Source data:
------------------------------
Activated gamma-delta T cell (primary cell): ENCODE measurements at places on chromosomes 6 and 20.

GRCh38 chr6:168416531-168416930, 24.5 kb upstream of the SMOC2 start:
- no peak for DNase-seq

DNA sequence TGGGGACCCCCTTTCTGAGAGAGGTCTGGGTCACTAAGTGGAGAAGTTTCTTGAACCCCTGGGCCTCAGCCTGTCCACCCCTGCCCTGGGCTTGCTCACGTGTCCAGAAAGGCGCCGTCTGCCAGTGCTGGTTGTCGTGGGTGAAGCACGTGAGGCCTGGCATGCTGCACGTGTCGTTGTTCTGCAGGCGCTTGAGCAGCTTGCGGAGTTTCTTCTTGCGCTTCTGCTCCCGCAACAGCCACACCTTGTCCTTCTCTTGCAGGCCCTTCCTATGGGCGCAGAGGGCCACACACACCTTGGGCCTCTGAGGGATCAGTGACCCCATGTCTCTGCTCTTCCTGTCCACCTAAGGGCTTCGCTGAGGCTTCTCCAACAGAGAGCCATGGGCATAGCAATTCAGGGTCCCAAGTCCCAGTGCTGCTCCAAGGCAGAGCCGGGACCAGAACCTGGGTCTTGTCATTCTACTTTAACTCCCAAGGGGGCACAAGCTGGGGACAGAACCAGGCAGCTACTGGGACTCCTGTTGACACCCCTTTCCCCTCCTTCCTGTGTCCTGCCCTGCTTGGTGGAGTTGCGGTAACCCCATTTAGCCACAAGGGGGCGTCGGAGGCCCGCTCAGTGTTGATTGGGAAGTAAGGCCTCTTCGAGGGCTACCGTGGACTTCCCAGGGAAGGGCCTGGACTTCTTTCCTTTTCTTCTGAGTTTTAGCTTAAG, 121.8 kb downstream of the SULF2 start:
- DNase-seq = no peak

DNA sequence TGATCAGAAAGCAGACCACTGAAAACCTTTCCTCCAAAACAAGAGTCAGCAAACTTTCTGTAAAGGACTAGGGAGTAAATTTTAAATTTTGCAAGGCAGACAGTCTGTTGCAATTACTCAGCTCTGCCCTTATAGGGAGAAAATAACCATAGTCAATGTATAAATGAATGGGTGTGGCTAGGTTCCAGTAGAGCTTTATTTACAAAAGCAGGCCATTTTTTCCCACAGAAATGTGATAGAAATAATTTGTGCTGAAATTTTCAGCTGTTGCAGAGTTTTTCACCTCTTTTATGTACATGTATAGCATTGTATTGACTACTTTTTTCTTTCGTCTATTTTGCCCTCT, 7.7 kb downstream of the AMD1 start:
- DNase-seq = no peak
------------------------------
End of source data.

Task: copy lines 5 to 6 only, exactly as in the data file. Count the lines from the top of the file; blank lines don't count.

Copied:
- DNase-seq = no peak

DNA sequence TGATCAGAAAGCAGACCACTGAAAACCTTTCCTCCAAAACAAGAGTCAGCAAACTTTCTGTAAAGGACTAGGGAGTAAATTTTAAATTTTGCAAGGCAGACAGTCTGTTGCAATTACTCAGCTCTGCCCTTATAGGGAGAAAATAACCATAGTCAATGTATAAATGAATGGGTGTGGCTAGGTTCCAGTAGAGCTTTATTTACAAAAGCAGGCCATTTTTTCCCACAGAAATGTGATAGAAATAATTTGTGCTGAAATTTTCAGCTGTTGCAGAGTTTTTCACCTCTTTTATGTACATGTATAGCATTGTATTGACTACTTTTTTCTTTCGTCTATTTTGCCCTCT, 7.7 kb downstream of the AMD1 start: